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The December 26 tsunami left in its trail countless stories of pain and tragedy. Anjana Pasricha recently visited one of India's hardest-hit areas - Nagapattinam in Tamil Nadu state, home to the majority of the country's 11,000 tsunami deaths. She reports that on efforts to help the children who are still struggling to cope with the overwhelming losses from the disaster.

A four-year-old boy playfully tugs at a middle-aged man's clothes as they chat. Two young girls play quietly in the sandy compound of his sprawling house by the beach in Nagapattinam. These children came to live with Karibeeran Parmesvaran and his wife after the devastating December 26 tsunami killed their parents.

Mr. Parmesvaran works at an oil company, but was playing on the beach that fateful day with his own daughters, 12 and seven years old, and his five-year-old son. He survived the tsunami by clinging to a tree. But his three children could not battle the killer waves.

The grief is etched in Mr. Parmesvaran's mind.

"Myself, I dug the grave, I placed my elder daughter and younger daughter [inside], when I am taking my son, only then I could remember that I have not even dressed my children," he said. "It is unbearable pain."

When he and his wife looked around, they saw similar scenes everywhere - parents who had lost children, kids separated from their mothers or fathers.

Children reach for tea at an orphanage in Nagappattinam, in the southern Indian town of Tamil Nadu
Within days, the Parmesvarans threw open their doors to poor children who had nowhere to go or whose only surviving parent was unable to take care of them. He says that gave them comfort and enabled the couple to resume a normal life.

"We want to make this house lively, so many children need affection," added Mr. Parmesvaran. "They need affection, we need children, we brought them to my home, now we made [the] lively house."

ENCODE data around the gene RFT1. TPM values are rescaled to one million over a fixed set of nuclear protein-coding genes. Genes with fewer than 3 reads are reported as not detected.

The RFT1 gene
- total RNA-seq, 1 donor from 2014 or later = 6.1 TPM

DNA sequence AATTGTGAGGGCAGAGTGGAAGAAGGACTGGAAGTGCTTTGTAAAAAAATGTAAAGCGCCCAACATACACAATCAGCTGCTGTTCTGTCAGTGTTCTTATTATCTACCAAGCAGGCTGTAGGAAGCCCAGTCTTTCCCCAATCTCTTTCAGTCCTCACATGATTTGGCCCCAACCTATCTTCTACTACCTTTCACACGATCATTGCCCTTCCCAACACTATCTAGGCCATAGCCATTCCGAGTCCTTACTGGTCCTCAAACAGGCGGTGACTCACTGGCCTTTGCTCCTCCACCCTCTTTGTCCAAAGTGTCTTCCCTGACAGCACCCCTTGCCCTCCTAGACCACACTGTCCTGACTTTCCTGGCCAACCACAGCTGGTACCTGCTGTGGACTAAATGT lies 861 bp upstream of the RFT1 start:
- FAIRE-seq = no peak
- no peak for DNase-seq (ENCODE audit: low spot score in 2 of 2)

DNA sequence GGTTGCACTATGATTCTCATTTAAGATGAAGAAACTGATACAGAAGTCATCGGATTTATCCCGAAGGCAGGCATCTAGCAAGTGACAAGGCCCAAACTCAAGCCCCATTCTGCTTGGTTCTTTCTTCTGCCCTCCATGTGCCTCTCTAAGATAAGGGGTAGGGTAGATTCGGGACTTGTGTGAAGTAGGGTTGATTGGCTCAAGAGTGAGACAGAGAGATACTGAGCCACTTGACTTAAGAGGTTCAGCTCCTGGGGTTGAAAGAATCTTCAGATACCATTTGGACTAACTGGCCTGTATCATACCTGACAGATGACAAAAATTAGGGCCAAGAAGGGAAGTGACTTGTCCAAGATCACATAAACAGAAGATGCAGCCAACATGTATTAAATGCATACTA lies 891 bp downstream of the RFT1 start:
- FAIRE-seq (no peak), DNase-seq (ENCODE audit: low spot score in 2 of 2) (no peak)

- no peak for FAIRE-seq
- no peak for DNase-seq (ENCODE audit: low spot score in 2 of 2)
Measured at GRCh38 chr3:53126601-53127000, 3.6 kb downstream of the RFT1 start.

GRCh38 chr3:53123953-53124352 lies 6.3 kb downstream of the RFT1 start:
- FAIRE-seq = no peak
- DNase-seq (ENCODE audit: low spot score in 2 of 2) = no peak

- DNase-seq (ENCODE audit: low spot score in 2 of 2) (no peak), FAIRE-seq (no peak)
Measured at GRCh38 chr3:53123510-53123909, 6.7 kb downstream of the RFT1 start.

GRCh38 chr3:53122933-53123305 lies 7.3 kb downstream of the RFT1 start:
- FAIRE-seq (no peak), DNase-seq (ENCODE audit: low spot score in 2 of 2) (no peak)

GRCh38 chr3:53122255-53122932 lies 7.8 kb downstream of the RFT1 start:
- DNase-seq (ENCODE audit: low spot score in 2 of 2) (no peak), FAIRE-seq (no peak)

The couple now takes care of 19 boys and girls between four and 12 years old. The task is not easy. The traumatized children need both physical and psychological care. Mr. Parmesvaran says it is their love for children that helps them through the difficult moments - consoling a grief-stricken child, waking up at midnight to take care of a child bitten by an insect.

"One of the girls, she lost both parents in the tsunami only, she was crying in the morning, she's asking, "Uncle, I want to see my mommy." Where can I show? We have given some comfort," he said. "It is very hard."

The Parmesvarans have established a trust called "Nambikai" or "hands of hope", and want to look after more children, if they can afford it.

They are among a handful of tsunami survivors who are not only coping with their own grief, but are helping some of the most vulnerable in the community do the same.

Many others have not been so fortunate. UNICEF's district coordinator in Nagapattinam, D. Gopinath, says the physical rehabilitation of the community is making progress. But, he says the distress that the tsunami left behind is still strong, especially among women faced with empty homes or children without parents.

"From the government's side they have been funded enough, and their future has been taken care of," he said. "But the one area that has still not been attended to is the psychological area where the kind of stress they have, and the kind of fear they have and psychosis they [have] for the sea or whatever, it has still not gone out."

Volunteer groups in the area agree that providing food or money, and building shelters is the easy part. But healing the psychological wounds is a far more challenging task. Evidence of the stress is everywhere. In the aftermath of the tsunami, the government established an orphanage that cares for one hundred children who lost one or both parents.

As the children play in the compound of the modest building, there are few signs of the tragedy they suffered.

But the motherly looking district official in charge of the orphanage, Surya Kala, says it has been an uphill task to help the children to move beyond the trauma they suffered. She says they fill their days with activities such as yoga, to help them recover.

"They are affected like anything, they will not talk with other inmates also, they kept mum, they will be sitting lonely, no linkages with each other, but slowly only we got success," she said.

Individuals like Mr. Parmesvaran and Ms. Kala are doing their bit to heal the wounds of their community. But experts say the scale of the problem is daunting. Thousands are coping with stress and anxiety - and their sense of loss is only deepening as they get past the initial struggle to survive.